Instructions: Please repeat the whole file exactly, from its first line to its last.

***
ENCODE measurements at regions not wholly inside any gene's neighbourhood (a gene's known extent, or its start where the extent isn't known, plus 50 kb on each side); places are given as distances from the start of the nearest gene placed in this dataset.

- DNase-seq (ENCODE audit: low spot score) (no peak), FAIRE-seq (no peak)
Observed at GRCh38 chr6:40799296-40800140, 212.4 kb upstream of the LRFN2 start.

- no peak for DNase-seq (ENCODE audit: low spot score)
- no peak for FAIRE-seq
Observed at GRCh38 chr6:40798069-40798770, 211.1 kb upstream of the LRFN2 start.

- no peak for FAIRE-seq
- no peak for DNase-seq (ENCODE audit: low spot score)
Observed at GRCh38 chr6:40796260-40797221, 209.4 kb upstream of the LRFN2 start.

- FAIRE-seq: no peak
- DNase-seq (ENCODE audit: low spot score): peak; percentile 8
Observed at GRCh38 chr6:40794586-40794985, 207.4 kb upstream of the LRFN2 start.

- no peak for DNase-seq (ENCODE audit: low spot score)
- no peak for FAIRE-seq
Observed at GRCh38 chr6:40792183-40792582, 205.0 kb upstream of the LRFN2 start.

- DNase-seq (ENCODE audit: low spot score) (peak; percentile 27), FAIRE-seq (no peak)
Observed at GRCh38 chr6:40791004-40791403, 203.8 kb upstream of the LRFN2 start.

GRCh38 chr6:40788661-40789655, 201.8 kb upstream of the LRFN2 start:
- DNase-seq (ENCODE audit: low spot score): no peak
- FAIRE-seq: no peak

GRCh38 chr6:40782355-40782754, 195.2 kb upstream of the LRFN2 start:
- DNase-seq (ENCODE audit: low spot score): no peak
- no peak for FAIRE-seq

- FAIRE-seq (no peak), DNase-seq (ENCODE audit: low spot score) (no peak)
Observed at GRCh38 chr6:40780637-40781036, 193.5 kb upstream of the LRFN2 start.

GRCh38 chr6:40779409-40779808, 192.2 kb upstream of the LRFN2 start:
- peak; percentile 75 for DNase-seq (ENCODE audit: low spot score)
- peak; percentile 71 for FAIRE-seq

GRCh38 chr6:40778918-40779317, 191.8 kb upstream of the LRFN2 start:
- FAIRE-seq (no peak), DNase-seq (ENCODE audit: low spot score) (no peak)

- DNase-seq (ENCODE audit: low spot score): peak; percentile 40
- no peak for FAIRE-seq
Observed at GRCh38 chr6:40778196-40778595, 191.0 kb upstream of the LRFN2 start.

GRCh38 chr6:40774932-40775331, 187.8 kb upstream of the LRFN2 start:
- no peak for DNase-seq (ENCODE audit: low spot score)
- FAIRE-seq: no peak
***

ENCODE measurements at regions not wholly inside any gene's neighbourhood (a gene's known extent, or its start where the extent isn't known, plus 50 kb on each side); places are given as distances from the start of the nearest gene placed in this dataset.

- DNase-seq (ENCODE audit: low spot score) (no peak), FAIRE-seq (no peak)
Observed at GRCh38 chr6:40799296-40800140, 212.4 kb upstream of the LRFN2 start.

- no peak for DNase-seq (ENCODE audit: low spot score)
- no peak for FAIRE-seq
Observed at GRCh38 chr6:40798069-40798770, 211.1 kb upstream of the LRFN2 start.

- no peak for FAIRE-seq
- no peak for DNase-seq (ENCODE audit: low spot score)
Observed at GRCh38 chr6:40796260-40797221, 209.4 kb upstream of the LRFN2 start.

- FAIRE-seq: no peak
- DNase-seq (ENCODE audit: low spot score): peak; percentile 8
Observed at GRCh38 chr6:40794586-40794985, 207.4 kb upstream of the LRFN2 start.

- no peak for DNase-seq (ENCODE audit: low spot score)
- no peak for FAIRE-seq
Observed at GRCh38 chr6:40792183-40792582, 205.0 kb upstream of the LRFN2 start.

- DNase-seq (ENCODE audit: low spot score) (peak; percentile 27), FAIRE-seq (no peak)
Observed at GRCh38 chr6:40791004-40791403, 203.8 kb upstream of the LRFN2 start.

GRCh38 chr6:40788661-40789655, 201.8 kb upstream of the LRFN2 start:
- DNase-seq (ENCODE audit: low spot score): no peak
- FAIRE-seq: no peak

GRCh38 chr6:40782355-40782754, 195.2 kb upstream of the LRFN2 start:
- DNase-seq (ENCODE audit: low spot score): no peak
- no peak for FAIRE-seq

- FAIRE-seq (no peak), DNase-seq (ENCODE audit: low spot score) (no peak)
Observed at GRCh38 chr6:40780637-40781036, 193.5 kb upstream of the LRFN2 start.

GRCh38 chr6:40779409-40779808, 192.2 kb upstream of the LRFN2 start:
- peak; percentile 75 for DNase-seq (ENCODE audit: low spot score)
- peak; percentile 71 for FAIRE-seq

GRCh38 chr6:40778918-40779317, 191.8 kb upstream of the LRFN2 start:
- FAIRE-seq (no peak), DNase-seq (ENCODE audit: low spot score) (no peak)

- DNase-seq (ENCODE audit: low spot score): peak; percentile 40
- no peak for FAIRE-seq
Observed at GRCh38 chr6:40778196-40778595, 191.0 kb upstream of the LRFN2 start.

GRCh38 chr6:40774932-40775331, 187.8 kb upstream of the LRFN2 start:
- no peak for DNase-seq (ENCODE audit: low spot score)
- FAIRE-seq: no peak